Best wishes for your incurable illness
by: Trisha Greenhalgh
"Get well soon" is a greeting from a bygone era, in which illness was generally acute and self limiting. These days, those of us on the shady side of 40 are as likely as not to have at least one disease that will not go away, and those over 65 have an average of three. A rising stack of policy documents seeking to address the needs of people who are never going to get better emphasises self efficacy, concordance, expert patienthood, peer support, and personal care plans, while professionals are taught to hang loose, applaud self management, and focus their efforts on the few who have advanced disease and rare complications.
The ill are no longer called "patients," since this term aligns with an outdated view of the sick role first proposed by Talcott Parsons, in which we took to our beds and exchanged our normal social duties for the attention of our relatives and the professional services of a physician. Society has moved on. The discourse is now all about accommodating the "ill" individual into a flexible and enabling society.
You know all this. It's been going on for a good 15 years. It is surprising, then, that it has taken until now for an entrepreneur to come up with a set of greeting cards called "Journeys" designed for people whose most optimistic prognosis is gradual but inexorable deterioration.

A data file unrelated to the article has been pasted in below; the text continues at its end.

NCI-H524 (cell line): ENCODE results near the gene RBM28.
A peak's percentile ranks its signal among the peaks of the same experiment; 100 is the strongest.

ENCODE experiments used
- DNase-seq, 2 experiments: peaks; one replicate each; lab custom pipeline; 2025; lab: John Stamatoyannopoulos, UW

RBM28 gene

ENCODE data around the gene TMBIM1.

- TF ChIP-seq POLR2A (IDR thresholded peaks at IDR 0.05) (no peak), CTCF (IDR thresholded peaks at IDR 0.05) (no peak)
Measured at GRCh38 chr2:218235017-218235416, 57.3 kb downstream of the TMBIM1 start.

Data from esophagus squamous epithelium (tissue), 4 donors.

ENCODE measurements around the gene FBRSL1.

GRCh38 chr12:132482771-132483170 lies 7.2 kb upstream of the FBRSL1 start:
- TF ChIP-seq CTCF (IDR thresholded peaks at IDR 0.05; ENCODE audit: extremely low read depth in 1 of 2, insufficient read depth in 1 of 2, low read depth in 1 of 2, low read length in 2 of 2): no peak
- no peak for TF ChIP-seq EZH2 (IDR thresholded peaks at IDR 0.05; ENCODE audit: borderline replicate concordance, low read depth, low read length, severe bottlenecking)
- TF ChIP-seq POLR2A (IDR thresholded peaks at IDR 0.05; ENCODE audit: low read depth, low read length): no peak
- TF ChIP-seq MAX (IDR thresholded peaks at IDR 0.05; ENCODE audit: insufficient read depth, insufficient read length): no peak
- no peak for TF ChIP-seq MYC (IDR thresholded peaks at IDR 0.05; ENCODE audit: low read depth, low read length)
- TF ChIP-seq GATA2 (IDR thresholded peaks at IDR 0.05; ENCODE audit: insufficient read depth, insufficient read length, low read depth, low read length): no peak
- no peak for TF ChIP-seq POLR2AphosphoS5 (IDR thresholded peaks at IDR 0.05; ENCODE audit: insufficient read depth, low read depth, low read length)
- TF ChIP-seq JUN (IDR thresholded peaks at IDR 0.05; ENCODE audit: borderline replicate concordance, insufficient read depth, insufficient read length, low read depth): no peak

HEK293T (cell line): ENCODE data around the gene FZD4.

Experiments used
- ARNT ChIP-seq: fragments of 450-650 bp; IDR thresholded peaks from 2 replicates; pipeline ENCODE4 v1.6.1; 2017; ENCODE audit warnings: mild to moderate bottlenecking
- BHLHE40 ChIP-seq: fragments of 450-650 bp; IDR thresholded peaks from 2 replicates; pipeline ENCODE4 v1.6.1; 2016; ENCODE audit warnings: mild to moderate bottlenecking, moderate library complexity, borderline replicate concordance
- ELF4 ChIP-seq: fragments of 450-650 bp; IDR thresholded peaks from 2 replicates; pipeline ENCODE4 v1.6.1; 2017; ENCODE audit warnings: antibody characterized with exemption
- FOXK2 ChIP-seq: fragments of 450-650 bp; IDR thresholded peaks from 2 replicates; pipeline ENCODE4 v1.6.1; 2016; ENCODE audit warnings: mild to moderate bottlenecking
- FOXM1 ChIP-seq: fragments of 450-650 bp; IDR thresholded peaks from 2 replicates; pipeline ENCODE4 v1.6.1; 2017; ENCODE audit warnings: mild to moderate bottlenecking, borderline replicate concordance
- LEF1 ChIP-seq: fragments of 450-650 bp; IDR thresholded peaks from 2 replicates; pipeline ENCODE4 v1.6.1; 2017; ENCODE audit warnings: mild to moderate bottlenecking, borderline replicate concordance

Have you got a friend who has been diagnosed with multiple sclerosis? Why not send them a card with "Don't give up . . . you're not alone. Don't stop believing . . . so many people care. Don't ever forget how strong you really are . ." Or a colleague struggling with a parent with dementia who may like to hear: "Watching a parent change can be difficult. Where once stood a tower of strength, there is now a person who needs your care." Perhaps your friend would benefit from a bumper sticker saying "If you're handed it you can handle it" or the generic pick-me-up "Don't give up hope, and it won't give up on you."Hallmark offer their new range of greeting cards as part of "the new normal." It is, of course, both an idea whose time had come and an innovative way of cashing in on human misery. But if it was OK in the 20th century to make money out of "get well soon," surely it's OK in the 21st to help people say, "Hang in there brother/sister."
The article was published in BMJ,